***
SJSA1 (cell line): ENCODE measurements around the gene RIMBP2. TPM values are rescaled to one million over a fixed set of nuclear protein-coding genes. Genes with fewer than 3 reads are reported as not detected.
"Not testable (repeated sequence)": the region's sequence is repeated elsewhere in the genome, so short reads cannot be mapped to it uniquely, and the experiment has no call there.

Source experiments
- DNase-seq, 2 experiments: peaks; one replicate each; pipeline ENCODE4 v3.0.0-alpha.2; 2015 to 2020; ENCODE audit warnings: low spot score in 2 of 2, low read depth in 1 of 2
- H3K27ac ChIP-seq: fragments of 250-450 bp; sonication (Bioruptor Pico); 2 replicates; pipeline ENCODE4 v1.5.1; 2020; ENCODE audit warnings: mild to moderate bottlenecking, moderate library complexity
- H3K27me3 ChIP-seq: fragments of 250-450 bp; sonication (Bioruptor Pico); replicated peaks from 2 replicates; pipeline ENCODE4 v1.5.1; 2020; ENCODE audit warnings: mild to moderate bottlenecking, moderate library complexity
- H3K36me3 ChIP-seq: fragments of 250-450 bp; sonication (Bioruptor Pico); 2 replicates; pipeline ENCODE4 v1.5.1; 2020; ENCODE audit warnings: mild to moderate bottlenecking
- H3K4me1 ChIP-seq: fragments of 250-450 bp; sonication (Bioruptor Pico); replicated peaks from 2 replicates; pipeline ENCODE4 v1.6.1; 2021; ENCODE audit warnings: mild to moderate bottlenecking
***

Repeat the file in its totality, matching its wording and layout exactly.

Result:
SJSA1 (cell line): ENCODE measurements around the gene RIMBP2. TPM values are rescaled to one million over a fixed set of nuclear protein-coding genes. Genes with fewer than 3 reads are reported as not detected.
"Not testable (repeated sequence)": the region's sequence is repeated elsewhere in the genome, so short reads cannot be mapped to it uniquely, and the experiment has no call there.

Source experiments
- DNase-seq, 2 experiments: peaks; one replicate each; pipeline ENCODE4 v3.0.0-alpha.2; 2015 to 2020; ENCODE audit warnings: low spot score in 2 of 2, low read depth in 1 of 2
- H3K27ac ChIP-seq: fragments of 250-450 bp; sonication (Bioruptor Pico); 2 replicates; pipeline ENCODE4 v1.5.1; 2020; ENCODE audit warnings: mild to moderate bottlenecking, moderate library complexity
- H3K27me3 ChIP-seq: fragments of 250-450 bp; sonication (Bioruptor Pico); replicated peaks from 2 replicates; pipeline ENCODE4 v1.5.1; 2020; ENCODE audit warnings: mild to moderate bottlenecking, moderate library complexity
- H3K36me3 ChIP-seq: fragments of 250-450 bp; sonication (Bioruptor Pico); 2 replicates; pipeline ENCODE4 v1.5.1; 2020; ENCODE audit warnings: mild to moderate bottlenecking
- H3K4me1 ChIP-seq: fragments of 250-450 bp; sonication (Bioruptor Pico); replicated peaks from 2 replicates; pipeline ENCODE4 v1.6.1; 2021; ENCODE audit warnings: mild to moderate bottlenecking